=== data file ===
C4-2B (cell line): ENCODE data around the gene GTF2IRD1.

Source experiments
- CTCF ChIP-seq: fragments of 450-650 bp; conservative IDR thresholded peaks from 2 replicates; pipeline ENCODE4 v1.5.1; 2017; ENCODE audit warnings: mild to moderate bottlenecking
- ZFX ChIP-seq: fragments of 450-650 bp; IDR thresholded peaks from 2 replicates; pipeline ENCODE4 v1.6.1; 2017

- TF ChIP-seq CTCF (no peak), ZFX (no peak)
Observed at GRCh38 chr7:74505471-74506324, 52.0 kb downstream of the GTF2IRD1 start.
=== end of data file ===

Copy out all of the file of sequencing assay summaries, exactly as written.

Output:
C4-2B (cell line): ENCODE data around the gene GTF2IRD1.

Source experiments
- CTCF ChIP-seq: fragments of 450-650 bp; conservative IDR thresholded peaks from 2 replicates; pipeline ENCODE4 v1.5.1; 2017; ENCODE audit warnings: mild to moderate bottlenecking
- ZFX ChIP-seq: fragments of 450-650 bp; IDR thresholded peaks from 2 replicates; pipeline ENCODE4 v1.6.1; 2017

- TF ChIP-seq CTCF (no peak), ZFX (no peak)
Observed at GRCh38 chr7:74505471-74506324, 52.0 kb downstream of the GTF2IRD1 start.